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US Says It Wants Kwajalein Missile Test Range For 40 More Years

29 May 2002

The United States government wants a prized central Pacific missile defense testing range for another 40 years, but says it isn't willing to pay more than the current lease fees to test missiles through 2043, an official said in a letter released Wednesday.

In response to a Marshall Islands request to identify its future need for the Kwajalein missile range, State Department negotiator Albert Short said the US "would not object to an extension" of the current lease for seven years beyond its current 2016 termination, with an option for an additional 20 years.

The seven year extension would bring the pact into line with a 20-year funding deal with the Marshall Islands that is under negotiation. Short said any extension is dependent on the Marshall Islands giving the US the option to use the missile test range until 2043.

Kwajalein landowners also want to extend the lease, but have demanded nearly 2.0 billion dollars for 50-year use of Kwajalein. The US government currently pays about 13.2 million dollars annually for use of Kwajalein.

Marshall Islands negotiator Robert Muller said the term of any lease should be negotiated first.

"The significance is not in what is being offered by the US, but in the fact that the US is making an offer for (long-term use of) Kwajalein," he said.

Short's reply is the first formal indication from the US of its desire to maintain its missile testing presence well beyond the current lease that expires in 2016.

US officials are frequently quoted as saying that the 4.0 billion dollar Kwajalein base -- a center of missile defense testing since the mid-1960s, and a linchpin in President George W. Bush's missile defense plans -- is irreplaceable and unique.

But with sensitive negotiations in progress on future funding for the Marshall Islands, US officials have been circumspect about their future needs at Kwajalein -- until Short's letter of May 21 to Marshall Islands Foreign Minister Gerald Zackios.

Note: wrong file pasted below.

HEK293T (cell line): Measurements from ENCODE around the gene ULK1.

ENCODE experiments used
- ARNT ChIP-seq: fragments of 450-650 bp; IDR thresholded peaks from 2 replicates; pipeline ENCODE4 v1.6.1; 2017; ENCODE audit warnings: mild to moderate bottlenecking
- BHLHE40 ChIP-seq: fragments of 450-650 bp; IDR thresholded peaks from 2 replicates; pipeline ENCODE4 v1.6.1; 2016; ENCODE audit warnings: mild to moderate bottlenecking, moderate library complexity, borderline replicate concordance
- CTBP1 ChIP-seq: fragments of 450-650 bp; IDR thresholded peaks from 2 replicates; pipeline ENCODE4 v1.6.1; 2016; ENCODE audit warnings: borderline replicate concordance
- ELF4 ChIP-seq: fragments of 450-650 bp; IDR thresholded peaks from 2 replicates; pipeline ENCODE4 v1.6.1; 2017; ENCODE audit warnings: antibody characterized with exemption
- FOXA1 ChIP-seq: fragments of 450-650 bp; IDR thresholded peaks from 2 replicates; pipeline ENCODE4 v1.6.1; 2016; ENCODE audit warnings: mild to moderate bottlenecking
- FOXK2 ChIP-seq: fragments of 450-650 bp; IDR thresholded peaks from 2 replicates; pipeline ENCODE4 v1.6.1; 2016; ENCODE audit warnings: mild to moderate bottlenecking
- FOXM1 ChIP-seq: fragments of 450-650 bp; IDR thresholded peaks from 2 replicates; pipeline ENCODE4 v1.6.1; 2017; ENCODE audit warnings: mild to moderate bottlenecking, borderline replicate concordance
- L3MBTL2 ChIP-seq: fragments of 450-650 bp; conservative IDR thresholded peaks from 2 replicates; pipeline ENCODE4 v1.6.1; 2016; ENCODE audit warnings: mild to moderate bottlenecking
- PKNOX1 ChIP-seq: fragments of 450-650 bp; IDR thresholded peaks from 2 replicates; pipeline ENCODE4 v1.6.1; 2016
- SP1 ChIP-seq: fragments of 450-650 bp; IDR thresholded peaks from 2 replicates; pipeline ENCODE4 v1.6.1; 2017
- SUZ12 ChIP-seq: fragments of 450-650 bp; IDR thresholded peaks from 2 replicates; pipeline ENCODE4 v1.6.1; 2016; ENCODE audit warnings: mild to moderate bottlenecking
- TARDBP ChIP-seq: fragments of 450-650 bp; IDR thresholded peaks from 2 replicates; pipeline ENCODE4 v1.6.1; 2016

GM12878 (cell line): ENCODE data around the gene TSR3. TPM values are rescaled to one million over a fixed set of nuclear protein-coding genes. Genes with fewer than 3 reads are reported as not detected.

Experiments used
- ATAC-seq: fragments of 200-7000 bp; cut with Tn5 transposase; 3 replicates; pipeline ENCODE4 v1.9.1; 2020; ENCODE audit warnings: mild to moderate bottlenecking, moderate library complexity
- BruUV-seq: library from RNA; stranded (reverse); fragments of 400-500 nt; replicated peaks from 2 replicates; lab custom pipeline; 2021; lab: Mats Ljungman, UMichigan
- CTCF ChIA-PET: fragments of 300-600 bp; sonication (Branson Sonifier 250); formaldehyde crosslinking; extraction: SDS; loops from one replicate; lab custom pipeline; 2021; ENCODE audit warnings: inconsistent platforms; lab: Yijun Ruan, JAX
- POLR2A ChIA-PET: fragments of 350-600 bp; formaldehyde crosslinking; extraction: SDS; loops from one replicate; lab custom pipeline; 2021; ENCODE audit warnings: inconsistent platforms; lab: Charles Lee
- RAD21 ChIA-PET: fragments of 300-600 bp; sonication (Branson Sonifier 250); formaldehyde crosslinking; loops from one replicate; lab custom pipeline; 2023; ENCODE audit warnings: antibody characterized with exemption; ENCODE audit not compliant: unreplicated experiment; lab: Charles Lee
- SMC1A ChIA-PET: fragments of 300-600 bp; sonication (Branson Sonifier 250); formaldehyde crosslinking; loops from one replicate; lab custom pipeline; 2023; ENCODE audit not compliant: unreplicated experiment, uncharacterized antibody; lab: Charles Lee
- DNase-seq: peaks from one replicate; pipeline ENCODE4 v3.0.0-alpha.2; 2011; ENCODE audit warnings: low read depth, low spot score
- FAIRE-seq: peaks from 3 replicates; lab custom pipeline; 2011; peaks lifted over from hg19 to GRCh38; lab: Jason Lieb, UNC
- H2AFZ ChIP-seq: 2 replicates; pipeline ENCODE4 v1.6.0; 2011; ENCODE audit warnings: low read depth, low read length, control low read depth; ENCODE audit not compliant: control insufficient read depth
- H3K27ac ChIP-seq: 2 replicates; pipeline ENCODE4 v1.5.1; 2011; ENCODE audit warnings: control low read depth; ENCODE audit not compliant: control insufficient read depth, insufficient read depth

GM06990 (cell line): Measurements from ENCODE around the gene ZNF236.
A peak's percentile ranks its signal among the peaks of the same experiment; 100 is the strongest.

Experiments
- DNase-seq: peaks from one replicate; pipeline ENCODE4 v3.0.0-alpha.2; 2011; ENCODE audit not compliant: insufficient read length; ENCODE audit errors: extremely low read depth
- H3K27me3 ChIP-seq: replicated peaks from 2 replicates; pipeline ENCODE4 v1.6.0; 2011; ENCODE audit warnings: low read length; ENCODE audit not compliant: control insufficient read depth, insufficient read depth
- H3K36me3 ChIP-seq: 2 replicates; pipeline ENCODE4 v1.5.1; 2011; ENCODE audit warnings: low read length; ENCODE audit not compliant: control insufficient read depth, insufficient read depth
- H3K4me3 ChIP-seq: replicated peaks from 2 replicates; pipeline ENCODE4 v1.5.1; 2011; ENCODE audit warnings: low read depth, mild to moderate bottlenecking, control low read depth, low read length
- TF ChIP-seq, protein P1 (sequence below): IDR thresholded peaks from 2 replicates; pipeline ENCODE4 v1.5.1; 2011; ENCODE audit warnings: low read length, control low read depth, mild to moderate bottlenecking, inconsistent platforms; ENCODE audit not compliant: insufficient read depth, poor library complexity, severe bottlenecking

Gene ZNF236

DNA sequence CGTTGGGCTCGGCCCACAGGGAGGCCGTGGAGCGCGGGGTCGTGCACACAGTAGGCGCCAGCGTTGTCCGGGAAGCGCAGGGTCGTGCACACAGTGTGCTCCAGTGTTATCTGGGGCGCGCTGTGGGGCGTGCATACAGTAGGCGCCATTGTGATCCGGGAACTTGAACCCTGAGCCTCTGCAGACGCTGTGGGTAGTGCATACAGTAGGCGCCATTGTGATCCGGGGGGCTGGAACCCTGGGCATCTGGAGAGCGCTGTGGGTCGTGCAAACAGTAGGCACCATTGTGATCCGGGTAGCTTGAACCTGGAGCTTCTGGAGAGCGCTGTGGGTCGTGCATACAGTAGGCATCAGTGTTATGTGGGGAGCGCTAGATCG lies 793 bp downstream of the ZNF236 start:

"While the US cannot re-negotiate the military use and operating rights agreement, we would not object to an extension of the (agreement) through fiscal year 2023, to run coterminus with the new 20-year period of annual grant assistance," Short said, provided the Marshall Islands also gave it a 20-year option to renew in 2023.

"Due to the rapid pace of technological change inherent in the missile defense program and the administration's decision to withdraw from the Anti-Ballistic Missile Treaty with Russia, and the restructuring of our missile defense program, it is not possible for the department of defense to predict now how long (Kwajalein) will be needed beyond 2016," Short said.

But his offer of an extension through 2043 gives an indication that the Pentagon wants to continue using Kwajalein as a hub for missile defense for the foreseeable future.

The US, Short said, is prepared to provide the Marshall Islands with compensation for use of the missile range through 2043 at the current rental rate, adjusted for inflation each year.

He said the seven-year extension and the 20-year option to renew through 2043 are "inseparable".

Muller indicated that the US proposal is being circulated to Kwajalein leaders for their review.

Published by AFP, Majuro 2002 Agence France-Presse.

Marshall Islands

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